A project of the Cluster of Excellence ROOTS uses archaeological raw material finds for network analyses from the Middle Stone Age to antiquity.
Who knows whom? Who has which desires and needs? The answers to these questions are worth a lot of money for the advertising industry today. With the help of huge amounts of data and artificial intelligence, internet companies can answer them more and more precisely. Similar methods, but with the aim of better understanding the networks and relationships of prehistoric and early historical people, are used in the “Big Exchange” project, which a team of archaeologists from seven countries led by Kiel University presents in the journal Antiquity.
Archeology finds no direct imprints of relationships in the ground, but uncovers raw materials such as flint, obsidian, jade, ivory and various metals, which have often traveled long distances from their source to the site of discovery. These materials serve as traces of past relationships between people and allow us to study networks in the past. Dr Tim Kerig, project manager and archaeologist in the ROOTS Cluster of Excellence at the CAU Kiel, explains: “With the help of network analyzes and AI, we can better understand the relationships between people in the past.”
The analysis of early networks based on raw material finds and the associated raw material sources is nothing new. Archaeology has already been using this possibility for about 50 years. These studies have provided valuable insights into the past, but due to the high level of effort and specialization, they have often been limited to a specific raw material.
Dr. Johanna Hilpert, an archaeologist at the Institute for Prehistory and Protohistory and postdoc at the CAU Kiel data campus, explains: “Thanks to digitalization, we can now carry out more complex analyzes that include several raw materials at the same time.” The “Big Exchange” project aims to include all available raw materials and their find and place of origin in the evaluations for the period from the Mesolithic to antiquity. This is only possible with the help of network analysis and AI.
More than 6000 sites with millions of finds recorded
Only recently has digitisation enabled more complex analyses with multiple raw materials at the same time. “The approach of our project ‘Big Exchange’ is now to include all recordable raw materials, their find locations and places of origin in the analyses for the period from the Middle Stone Age to antiquity. This can only be done by means of network analysis and with AI,” emphasises Dr. Hilpert.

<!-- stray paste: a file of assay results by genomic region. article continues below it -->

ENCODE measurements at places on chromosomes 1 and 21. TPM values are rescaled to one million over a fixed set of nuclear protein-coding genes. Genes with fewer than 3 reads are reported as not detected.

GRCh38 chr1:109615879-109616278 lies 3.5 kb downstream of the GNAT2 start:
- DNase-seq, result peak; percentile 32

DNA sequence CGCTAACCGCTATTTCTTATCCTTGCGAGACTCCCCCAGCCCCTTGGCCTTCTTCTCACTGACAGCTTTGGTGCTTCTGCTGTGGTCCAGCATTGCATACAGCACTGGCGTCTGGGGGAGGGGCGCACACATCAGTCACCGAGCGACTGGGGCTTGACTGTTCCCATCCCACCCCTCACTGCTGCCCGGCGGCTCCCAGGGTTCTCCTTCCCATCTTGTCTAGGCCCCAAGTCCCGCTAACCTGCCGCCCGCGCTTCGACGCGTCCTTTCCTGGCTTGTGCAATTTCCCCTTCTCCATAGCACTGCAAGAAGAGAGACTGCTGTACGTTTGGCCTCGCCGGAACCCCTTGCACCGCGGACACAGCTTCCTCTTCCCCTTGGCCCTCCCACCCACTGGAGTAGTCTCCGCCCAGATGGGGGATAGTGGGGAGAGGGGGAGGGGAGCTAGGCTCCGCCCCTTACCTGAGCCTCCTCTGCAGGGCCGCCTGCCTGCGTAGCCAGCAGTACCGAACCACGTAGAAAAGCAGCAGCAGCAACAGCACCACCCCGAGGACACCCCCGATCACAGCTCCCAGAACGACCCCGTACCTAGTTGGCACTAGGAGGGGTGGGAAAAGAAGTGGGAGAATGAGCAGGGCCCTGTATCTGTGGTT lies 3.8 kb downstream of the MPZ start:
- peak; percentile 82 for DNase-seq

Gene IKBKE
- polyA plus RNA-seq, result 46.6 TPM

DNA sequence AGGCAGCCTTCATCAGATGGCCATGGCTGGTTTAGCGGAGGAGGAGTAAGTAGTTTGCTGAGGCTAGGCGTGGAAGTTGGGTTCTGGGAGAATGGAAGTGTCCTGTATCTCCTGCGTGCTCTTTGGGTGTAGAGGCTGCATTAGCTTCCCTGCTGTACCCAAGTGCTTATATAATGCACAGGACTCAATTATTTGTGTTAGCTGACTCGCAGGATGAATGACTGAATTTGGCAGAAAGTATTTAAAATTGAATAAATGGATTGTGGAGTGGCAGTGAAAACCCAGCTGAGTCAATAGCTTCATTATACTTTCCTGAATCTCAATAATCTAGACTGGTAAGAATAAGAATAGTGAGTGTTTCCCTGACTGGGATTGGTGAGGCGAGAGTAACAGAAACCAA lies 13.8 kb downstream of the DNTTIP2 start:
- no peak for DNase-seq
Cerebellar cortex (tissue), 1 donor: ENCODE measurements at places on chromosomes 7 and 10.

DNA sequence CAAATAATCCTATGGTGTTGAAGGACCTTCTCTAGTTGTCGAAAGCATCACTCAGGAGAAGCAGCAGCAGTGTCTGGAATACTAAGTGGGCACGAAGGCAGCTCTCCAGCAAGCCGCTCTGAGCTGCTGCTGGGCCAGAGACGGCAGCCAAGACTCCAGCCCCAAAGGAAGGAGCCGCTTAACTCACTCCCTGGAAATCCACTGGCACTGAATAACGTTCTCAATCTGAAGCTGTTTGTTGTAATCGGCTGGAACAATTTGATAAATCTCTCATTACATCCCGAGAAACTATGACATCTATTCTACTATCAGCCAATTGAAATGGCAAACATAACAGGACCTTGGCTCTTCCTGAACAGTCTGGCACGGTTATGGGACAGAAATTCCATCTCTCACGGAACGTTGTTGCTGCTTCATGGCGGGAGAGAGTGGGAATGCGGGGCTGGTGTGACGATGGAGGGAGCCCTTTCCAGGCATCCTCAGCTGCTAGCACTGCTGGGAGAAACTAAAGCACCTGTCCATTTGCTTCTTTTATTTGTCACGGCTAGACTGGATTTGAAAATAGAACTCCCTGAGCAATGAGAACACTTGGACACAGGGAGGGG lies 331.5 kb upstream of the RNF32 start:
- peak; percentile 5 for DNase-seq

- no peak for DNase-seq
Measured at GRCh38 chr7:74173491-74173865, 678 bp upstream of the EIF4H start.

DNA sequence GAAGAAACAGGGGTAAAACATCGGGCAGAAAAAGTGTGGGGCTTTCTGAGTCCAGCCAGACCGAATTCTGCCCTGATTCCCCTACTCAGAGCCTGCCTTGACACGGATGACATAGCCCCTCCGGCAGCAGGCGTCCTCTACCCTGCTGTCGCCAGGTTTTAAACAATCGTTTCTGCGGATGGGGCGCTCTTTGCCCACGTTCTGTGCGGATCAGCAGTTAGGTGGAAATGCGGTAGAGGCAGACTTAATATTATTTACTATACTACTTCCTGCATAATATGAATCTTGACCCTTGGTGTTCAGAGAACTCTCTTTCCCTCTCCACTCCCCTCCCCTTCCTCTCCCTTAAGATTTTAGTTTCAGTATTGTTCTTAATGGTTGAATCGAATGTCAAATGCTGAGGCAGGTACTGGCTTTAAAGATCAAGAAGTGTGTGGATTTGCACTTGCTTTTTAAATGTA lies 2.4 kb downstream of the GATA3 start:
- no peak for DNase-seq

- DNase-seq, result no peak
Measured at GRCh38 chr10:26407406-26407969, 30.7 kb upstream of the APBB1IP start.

So far, the project has already recorded more than 6000 sites with millions of individual finds from Western Europe to Central Asia. The network analyses made possible by this data allow statements to be made about how the simultaneous distribution of various goods is related to the more or less restricted access of the respective people to raw materials. This also concerns fundamental questions about social inequality and various power relations.
At the same time, the project is a social experiment. “It is not just about feeding datasets into appropriate databases and having them analysed automatically. We want to have archaeologists on board for every dataset,” Dr. Kerig emphasises. Archaeological datasets vary widely, he says, and some are only available in analogue form. “That is why it is important to involve colleagues who know the underlying excavations or surveys in the analysis. We do not just want to analyse prehistoric networks, but we also want to build scientific networks and link archaeology with data science.”
Call for Collaboration
The authors are already presenting a first result of the project in Antiquity. The Linear Pottery culture is the first farming culture in Central Europe. For a long time, its northwestern characteristics were considered typical for its epoch. However, when considering recent excavations, the network analysis of “Big Exchange” shows that the product mix of the northwestern Linear Pottery is rather a very special case. “We will probably experience even more surprises like this when we systematically analyse the available data,” says Dr. Kerig.
The authors also see their article as a call to colleagues to participate in “Big Exchange” and contribute their own data sets. “The more participation, the better we can understand past relationship and network dynamics,” concludes Tim Kerig.